I read somewhere that your image in a mirror is always exactly half life-size, no matter how far from the mirror you stand. I couldn't believe this and put pieces of tape on a mirror for reference while I stood at different distances from it. About the small scale of my work, I've always told myself it is because there is a biological limit to how large a spot you can focus on at any one time. It's called accommodation. At arm's length, it's an area only about the size of a dime. Closer up, a little larger. Because I am looking closely, as close as I can, fate and anatomy seem to deliver a specific size in my hands. And your hands have their own fate, too. I've tried to work larger, and it sometimes freaks me out that this scale forces itself on me. Have I really so little say in it? Giacometti said that sculpture produced by early civilizations is commonly small, “… and,” he goes on, “I think this actually was the size that instinctively seemed right, the size one really sees things. And in the course of history, perception has been mentally transposed into concept. I can do your head life-size because I know it's life-size. I don't see directly anymore, I see you through my knowledge.”

The size one really sees things… what does this mean? That it literally could fit inside our head?


APRIL GORNIK: With few exceptions, I think of your work as autobiographical and usually self-portraits. Of course there’s the argument that all art is autobiographical…but do you in fact think of it this way?



Double Take (Silent Live-Action Animation - 2017)

ELIZABETH KING: There was a wonderful article in the Times years ago titled “What Really Goes On In There?” – it was a review by George Johnson of Daniel Dennett's 1991 book Consciousness Explained. I like the review title better than the book title, but the book is terrific and Dennett is famous for it. It is all about the “Cartesian theater” of our mind, and the illusion that we are in charge in this theater, that there is a tiny homunculus in there projecting the world on a screen and telling us what we think. Dennett debunks this intuition in a riveting way. Yet we persist in believing. We can't help it. Our very language produces the roominess of the mind. We profoundly feel we move the furniture around “in here” every day, ears to the door, eyes to the keyhole. In graduate school I made a theater that fit around my actual head, with a homunculus (a tiny puppet of a wizened old woman) inside on a stage. I think of it, now that I've read Dennett, as putting my head inside a model of my head. Later, when the puppets turned into a more complicated kind of sculpture, I modeled their heads in clay, and cast these in porcelain slip in multi-part plaster molds. You pour the liquid slip in the mold, let it sit for an hour, then pour it out, take the mold apart, and you have a hollow casting. I noticed how much time I spent inside those hollow heads after each of four firing stages, refining the orifices (nostrils go all the way in), cutting a hatch in the back so I can take it off like a cap, but perfecting the cap so it will fit back on and latch in place, installing springs and mechanics for movable eyes, and building the ball-and-socket joint at the top of the neck, just behind the jaw. I work from the inside out, as much as the outside in. The heads are real containers. For reference, I make life casts of my own face, the inside of my nostrils and ears, shave my head to find out its shape. The sculptures are small, so I wear 3X surgeon's loupes and look into the head through the empty eye sockets to guide what my fingers and tools are doing through the hatch or the open neck. The whole process is invasive. I can't ask someone else to let me do this! I would feel uncomfortable even with the sculpture, slicing off this and drilling through that. I look at the darkness inside another person's ear, and the mystery of our individual existence howls in my own ear. We are fearfully and wonderfully made (Psalm 139). Indeed I am terrified.  Moreover, what am I thinking all this time? The process of making a head becomes a practice for contemplating the riddle of our conviction of an inner life. It really isn’t about me. I hope viewers see the specificity and particularity of a given face, and understand that this is an individual, though one without a name. Can I make a figure that itself projects the illusion of an inner life? I don't know how to put it there from the outside.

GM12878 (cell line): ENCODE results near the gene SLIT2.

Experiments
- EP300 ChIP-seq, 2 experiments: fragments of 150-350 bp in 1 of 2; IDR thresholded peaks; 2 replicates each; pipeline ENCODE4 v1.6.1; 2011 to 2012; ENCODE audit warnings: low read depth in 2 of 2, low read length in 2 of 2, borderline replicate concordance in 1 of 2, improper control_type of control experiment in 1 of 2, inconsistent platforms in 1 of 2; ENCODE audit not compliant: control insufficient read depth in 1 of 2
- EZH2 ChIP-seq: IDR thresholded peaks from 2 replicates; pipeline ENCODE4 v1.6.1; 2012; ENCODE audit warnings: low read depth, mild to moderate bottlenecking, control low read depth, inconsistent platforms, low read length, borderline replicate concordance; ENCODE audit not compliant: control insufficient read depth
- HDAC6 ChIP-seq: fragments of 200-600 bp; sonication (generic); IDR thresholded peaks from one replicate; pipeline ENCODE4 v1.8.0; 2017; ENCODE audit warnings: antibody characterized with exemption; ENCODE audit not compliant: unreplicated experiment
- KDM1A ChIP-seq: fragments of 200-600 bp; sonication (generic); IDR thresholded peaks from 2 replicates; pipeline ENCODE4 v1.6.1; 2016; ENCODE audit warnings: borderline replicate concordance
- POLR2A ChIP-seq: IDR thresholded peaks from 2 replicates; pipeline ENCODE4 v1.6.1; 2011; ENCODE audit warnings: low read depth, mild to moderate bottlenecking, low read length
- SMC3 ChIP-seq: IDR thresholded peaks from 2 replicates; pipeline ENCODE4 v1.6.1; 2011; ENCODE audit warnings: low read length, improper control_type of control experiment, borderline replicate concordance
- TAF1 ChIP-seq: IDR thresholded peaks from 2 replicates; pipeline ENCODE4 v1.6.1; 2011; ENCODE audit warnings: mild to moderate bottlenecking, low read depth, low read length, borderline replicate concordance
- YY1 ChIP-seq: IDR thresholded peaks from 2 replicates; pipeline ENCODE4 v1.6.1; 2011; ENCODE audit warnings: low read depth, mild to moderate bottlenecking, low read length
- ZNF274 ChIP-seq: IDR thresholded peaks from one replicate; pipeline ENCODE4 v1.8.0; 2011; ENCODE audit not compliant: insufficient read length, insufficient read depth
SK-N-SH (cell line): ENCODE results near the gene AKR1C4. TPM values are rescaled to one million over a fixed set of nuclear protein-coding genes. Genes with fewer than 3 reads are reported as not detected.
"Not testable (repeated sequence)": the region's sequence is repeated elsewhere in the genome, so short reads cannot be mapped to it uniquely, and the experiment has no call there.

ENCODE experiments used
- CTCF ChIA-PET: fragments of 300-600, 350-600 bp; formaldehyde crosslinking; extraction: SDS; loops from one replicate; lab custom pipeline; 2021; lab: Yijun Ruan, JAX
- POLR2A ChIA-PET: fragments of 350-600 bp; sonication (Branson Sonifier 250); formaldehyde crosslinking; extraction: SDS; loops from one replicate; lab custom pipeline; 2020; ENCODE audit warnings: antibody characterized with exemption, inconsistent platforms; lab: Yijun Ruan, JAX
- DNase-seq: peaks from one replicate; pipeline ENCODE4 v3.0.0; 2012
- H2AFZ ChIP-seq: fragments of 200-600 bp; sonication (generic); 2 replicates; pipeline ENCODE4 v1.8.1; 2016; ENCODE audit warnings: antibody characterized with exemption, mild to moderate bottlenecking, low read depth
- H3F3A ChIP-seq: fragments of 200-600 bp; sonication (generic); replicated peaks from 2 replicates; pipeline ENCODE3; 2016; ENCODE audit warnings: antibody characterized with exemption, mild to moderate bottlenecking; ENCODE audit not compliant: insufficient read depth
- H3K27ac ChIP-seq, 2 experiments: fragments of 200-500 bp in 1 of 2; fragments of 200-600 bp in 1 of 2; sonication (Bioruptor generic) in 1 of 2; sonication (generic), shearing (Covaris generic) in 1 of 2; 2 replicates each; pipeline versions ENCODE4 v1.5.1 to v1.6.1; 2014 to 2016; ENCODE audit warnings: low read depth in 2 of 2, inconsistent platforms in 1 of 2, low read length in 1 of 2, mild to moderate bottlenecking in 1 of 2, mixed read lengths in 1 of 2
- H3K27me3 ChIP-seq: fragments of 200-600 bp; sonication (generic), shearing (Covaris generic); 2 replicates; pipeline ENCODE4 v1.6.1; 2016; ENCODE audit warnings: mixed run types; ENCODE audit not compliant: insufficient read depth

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April Gornik is best known for her landscape paintings. Her work is in the collections of the Museum of Modern Art, the Metropolitan Museum of Art, the Museum of Fine Arts Houston, the Smithsonian American Art Museum, the Whitney Museum of American Art and many significant private collections. She has been awarded the Lifetime Achievement in the Arts Award from Guild Hall Academy of the Arts and the Award of Excellence for Artistic Contributions to the Fight Against AIDS from amfAR.